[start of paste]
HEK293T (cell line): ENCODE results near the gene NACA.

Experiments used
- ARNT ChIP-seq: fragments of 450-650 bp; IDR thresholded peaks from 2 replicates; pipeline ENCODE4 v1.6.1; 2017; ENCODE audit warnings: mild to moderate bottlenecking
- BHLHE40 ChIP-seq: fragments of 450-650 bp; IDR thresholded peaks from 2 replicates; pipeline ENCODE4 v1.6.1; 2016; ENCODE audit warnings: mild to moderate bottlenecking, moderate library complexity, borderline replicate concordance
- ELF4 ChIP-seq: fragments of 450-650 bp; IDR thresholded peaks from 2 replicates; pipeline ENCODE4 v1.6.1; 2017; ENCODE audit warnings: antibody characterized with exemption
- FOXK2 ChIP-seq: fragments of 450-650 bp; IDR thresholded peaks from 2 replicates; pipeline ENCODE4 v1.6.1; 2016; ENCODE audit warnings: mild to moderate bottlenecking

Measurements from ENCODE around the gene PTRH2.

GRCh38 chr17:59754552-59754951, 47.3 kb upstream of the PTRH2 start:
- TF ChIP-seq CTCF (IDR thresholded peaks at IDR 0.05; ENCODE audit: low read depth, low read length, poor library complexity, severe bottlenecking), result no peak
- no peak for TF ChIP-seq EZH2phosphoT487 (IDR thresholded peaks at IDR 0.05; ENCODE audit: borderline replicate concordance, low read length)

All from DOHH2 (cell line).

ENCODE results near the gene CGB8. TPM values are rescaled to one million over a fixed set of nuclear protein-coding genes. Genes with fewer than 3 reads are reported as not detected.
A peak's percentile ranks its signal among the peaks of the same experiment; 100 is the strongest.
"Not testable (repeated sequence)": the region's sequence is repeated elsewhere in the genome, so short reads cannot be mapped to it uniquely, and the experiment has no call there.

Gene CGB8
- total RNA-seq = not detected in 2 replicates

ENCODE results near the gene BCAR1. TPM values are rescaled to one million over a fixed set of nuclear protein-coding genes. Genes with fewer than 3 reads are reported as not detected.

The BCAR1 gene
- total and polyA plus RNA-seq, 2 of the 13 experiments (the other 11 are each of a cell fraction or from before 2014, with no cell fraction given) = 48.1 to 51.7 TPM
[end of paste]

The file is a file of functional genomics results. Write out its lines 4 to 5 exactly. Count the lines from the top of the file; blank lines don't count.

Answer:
- BHLHE40 ChIP-seq: fragments of 450-650 bp; IDR thresholded peaks from 2 replicates; pipeline ENCODE4 v1.6.1; 2016; ENCODE audit warnings: mild to moderate bottlenecking, moderate library complexity, borderline replicate concordance
- ELF4 ChIP-seq: fragments of 450-650 bp; IDR thresholded peaks from 2 replicates; pipeline ENCODE4 v1.6.1; 2017; ENCODE audit warnings: antibody characterized with exemption